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Lions' Record Not Packers' Concern


For the first time during the Packers' current five-game losing streak, there is actually more outside attention being paid this week to the losing streak their opponent is on, with Detroit coming into the regular-season finale at 0-15.

But the Green Bay players insist they're as focused as ever on fixing their own shortcomings, not on the prospects of the Lions making history as the league's first 0-16 team, or the possibility of Detroit avoiding that history at the expense of the struggling Packers.

"It will be real easy to ignore, because I have a feeling we both didn't have our seasons go the way we wanted to," offensive lineman Daryn Colledge said.

"It's the last game of the year. This is it. Everybody's gotta go home. Everybody's got one more chance to prove to their coaches and prove to their fans that they're the players that deserve to be in that town playing football. We're not taking this game lightly."

While some players confessed that, obviously, being the team that gets Detroit into the win column is not something they want attached to an already disappointing 2008, the primary motivation this week is ending this five-game losing streak before the season officially concludes.

The Packers have lost their last four games by four points or less, with all of them decided in the final two minutes of regulation or in overtime. That has taken a toll, and the team's desire to win the finale is built much more on that than on who the opponent is.

"We definitely don't want to give Detroit their first win, but most of all, we have to get out of this slump we're in," receiver James Jones said. "Whatever it is, however we lose - close games, games by 10 points, games by 4 points - we have to go out there and play hard and get a win for ourselves."

From a preparation standpoint, it's business as usual around the facility with the exception of a slightly adjusted schedule due to the Christmas holiday. The only time the players and coaches are addressing Detroit's record is when they're engaged with the media. Outside of that, particularly in the film room and on the practice field, they're simply preparing to try to beat another NFC North opponent.

"That's the beauty of the coaches' tape," Head Coach Mike McCarthy said of watching film this week. "When you turn it on, there's no volume, there's no commentating, there's no records on it. That's why you sit in a dark room on Mondays and Tuesdays and evaluate the film. You have to do that.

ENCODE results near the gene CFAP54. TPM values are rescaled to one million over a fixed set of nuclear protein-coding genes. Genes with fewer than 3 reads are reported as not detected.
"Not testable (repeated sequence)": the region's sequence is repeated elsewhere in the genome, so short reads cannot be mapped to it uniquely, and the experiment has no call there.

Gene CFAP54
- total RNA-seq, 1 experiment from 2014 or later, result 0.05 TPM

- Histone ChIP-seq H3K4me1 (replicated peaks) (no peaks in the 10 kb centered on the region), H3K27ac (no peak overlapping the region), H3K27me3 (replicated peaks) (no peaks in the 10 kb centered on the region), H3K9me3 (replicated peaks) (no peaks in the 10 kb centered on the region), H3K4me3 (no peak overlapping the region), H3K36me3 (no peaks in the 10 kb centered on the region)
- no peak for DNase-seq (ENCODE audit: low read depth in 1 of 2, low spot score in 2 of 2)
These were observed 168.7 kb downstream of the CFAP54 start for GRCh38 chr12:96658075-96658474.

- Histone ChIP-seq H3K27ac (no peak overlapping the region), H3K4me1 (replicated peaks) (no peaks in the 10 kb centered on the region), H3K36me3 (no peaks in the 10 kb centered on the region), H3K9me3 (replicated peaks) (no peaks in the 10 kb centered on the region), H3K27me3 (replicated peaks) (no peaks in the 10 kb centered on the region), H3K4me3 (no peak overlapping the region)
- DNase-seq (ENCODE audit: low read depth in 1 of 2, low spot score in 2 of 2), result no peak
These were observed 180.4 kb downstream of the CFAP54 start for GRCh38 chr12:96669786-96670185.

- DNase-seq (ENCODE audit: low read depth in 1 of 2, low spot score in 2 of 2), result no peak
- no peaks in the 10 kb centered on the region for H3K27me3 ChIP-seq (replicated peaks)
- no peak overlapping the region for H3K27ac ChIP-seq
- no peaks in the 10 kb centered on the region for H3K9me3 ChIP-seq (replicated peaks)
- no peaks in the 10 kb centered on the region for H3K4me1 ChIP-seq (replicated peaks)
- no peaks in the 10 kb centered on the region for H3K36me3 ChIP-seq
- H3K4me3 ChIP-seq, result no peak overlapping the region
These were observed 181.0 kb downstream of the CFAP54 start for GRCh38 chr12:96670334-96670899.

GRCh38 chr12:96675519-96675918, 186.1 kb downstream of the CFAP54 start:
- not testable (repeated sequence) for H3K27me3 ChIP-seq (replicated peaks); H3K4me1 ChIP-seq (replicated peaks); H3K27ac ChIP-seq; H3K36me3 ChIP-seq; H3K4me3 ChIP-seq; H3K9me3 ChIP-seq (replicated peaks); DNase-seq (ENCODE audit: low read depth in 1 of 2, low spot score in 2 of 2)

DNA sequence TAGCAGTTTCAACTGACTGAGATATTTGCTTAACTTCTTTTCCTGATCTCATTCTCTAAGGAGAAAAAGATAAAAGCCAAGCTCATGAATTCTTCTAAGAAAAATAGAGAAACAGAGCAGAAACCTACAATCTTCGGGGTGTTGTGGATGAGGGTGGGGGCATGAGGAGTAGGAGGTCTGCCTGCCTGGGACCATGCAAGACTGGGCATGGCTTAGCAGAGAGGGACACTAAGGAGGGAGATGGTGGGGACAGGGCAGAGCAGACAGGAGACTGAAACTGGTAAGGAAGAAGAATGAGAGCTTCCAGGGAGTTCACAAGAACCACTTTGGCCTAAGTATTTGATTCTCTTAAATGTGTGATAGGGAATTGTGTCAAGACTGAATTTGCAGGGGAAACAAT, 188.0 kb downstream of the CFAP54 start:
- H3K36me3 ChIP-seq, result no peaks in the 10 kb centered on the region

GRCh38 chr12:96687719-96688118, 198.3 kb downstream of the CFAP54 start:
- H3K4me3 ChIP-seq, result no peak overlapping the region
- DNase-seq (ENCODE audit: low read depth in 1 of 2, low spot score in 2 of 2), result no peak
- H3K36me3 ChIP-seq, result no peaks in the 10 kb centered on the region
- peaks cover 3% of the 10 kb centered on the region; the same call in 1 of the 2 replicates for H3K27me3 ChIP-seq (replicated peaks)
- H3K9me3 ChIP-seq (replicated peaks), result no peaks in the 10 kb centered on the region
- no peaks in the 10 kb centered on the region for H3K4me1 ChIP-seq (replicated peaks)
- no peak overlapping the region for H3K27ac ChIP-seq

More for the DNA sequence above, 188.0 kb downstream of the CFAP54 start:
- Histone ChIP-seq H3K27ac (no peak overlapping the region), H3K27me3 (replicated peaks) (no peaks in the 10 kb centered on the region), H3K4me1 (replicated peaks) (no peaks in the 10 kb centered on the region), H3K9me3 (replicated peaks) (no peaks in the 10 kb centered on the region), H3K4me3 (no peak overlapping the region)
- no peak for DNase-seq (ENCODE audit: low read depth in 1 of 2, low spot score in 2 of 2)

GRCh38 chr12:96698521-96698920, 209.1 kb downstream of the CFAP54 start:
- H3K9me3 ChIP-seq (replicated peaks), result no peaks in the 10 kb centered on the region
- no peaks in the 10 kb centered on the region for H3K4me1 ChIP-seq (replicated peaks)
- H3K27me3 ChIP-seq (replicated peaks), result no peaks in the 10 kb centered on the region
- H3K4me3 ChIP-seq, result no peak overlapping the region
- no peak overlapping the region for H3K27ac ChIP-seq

"You have to go through the procedure of game-planning week in and week out, and that's the way we approach the game."

Some of Detroit's personnel has changed since the Packers beat the Lions back in Week 2, so that has been studied as part of the preparation and game-planning.

Quarterback Jon Kitna is on injured reserve, replaced by Dan Orlovsky. Receiver Roy Williams is now in Dallas, elevating John Standeford into the starting lineup. Injured defensive linemen Jared DeVries and Cory Redding have been replaced by Cliff Avril and Shaun Cody. Travis Fisher and Kalvin Pearson are also new faces in the secondary.

That's plenty for the Packers to focus on as it is. As for the idea of the team feeling any extra pressure to win because the Lions are 0-15, that's a good start down the wrong road in some players' minds.

"You just have to go win," linebacker Brady Poppinga said. "You can't be afraid, you can't be tight, you can't go in playing not to lose. That's not how we're taught, nor is it the philosophy of the organization. You're going to approach it like any other competition knowing the next game is the biggest game, and to go compete you have to take it."

{sportsad300}That said, the Packers aren't oblivious to the Detroit storyline surrounding this game. But it's one thing to be aware of it and another to let it affect how you prepare and how you play.

The players acknowledge that the Lions will be fighting for the full 60 minutes to get a win in their last chance, but to focus on the other team's motivations rather than your own would be self-defeating.

"It's more important for us to get a win simply because we haven't won in over a month," receiver Greg Jennings said. "That's pretty much our mindset."

As it has been, and should be.

"I didn't think about (the fact) that Chicago was 8-6 last week when we were playing them," quarterback Aaron Rodgers said. "It was just we're lining up against them, they're trying to stop us, and we're trying to score.

"All the record stuff, that's for pre-game and for you guys to talk about and make a story about. But once we get on the field, it's 11-on-11. It's football, and obviously there's history on the line either way."

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